Sally Gunning is a new-to-me author, but one I quickly became a fan of. She's got a talent for making her story, full of rich, historical detail, complex characters and mystery, come to life. Each of her characters spoke volumes amongst the pages and held my attention until the end of the story. Jane Clark. She is an absolutely fiercely independent woman. In the beginning, I wasn't sure I would like her story, but the more I read, the more I liked her. Refusing to marry the man her father had chosen for her, she is forced to move to Boston and live with her aunt. Once there, her life greatly changes when she befriends the British, and jeopardizes her brother life, who works for John Adams. All this happens right before the Boston Massacre. When the Boston Massacre occurs, Jane rethinks her life. She's unsure of herself and her place in society, and wants to find her place. Questions arise and twists and turns accompany Jane's thoughts on finding her true self. She is young, and confused, and through finding the answers she'll find her way. This is a novel that is stunningly full of rich historical stateside detail, unforgettable characters, and a time period that changed the world. While this was a superbly fast 4 star read, it was not always a "light" read. if you love history-filled stories that ring true, then I highly recommend the talented Sally Gunning's The Rebellion of Jane Clark. Like me, you're sure to become a full part of the story, and before you know it, you'll be on the last page and ready for more of her novels!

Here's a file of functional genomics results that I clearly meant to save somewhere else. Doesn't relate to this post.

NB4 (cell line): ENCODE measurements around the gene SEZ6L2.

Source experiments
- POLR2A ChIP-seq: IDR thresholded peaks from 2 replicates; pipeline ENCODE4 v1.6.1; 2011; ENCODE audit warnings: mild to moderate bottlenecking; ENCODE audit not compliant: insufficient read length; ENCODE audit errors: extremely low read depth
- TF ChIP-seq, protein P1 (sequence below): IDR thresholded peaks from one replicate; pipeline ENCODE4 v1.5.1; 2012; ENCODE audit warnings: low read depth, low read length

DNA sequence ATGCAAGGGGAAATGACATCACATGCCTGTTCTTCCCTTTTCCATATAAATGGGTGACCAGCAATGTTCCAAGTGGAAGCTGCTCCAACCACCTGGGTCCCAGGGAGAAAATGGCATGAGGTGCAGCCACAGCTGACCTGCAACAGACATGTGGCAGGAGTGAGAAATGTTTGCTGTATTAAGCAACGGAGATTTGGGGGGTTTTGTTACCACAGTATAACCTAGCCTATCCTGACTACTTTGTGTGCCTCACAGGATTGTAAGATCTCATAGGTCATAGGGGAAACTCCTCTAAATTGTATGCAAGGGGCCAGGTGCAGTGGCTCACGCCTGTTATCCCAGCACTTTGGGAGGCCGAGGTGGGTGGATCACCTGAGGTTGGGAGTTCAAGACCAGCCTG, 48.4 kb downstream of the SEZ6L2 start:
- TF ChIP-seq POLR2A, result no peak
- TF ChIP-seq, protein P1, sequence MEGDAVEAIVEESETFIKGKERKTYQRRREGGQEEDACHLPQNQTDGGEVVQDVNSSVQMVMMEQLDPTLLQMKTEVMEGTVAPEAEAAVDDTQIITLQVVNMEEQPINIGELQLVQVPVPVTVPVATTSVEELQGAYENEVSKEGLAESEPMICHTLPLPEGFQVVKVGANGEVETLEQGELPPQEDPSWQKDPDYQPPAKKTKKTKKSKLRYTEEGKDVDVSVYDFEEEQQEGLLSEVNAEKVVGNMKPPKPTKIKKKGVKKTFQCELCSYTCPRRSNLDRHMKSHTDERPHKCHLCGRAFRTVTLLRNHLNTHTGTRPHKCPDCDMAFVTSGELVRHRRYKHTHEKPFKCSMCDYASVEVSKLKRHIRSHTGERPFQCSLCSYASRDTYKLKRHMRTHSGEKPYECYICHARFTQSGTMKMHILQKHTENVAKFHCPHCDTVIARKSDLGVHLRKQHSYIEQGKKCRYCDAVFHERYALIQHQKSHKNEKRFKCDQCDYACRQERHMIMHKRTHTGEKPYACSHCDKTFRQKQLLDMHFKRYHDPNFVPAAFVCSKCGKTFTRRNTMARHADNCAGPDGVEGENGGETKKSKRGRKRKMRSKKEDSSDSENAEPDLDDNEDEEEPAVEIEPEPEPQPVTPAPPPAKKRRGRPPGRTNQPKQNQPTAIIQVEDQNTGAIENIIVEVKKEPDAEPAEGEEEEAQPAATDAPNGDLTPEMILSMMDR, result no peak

Gertt More than 1 year ago
The Rebellion of Jane Clarke is the story of a young girl sent to live with her elderly Aunt in Boston, for not abiding by her father's wishes. The history of the pre-Revolutionary War period leading up to the Boston Massacre is written to protray what Jane actually saw happening as oppose to what people were led to believe was happening, surprisingly not unlike today. The story is rich with period history and historical characters along with Jane discovering who and what is important in her life. An interesting and enjoyable book that holds your interest and thoughts even after the last page is read.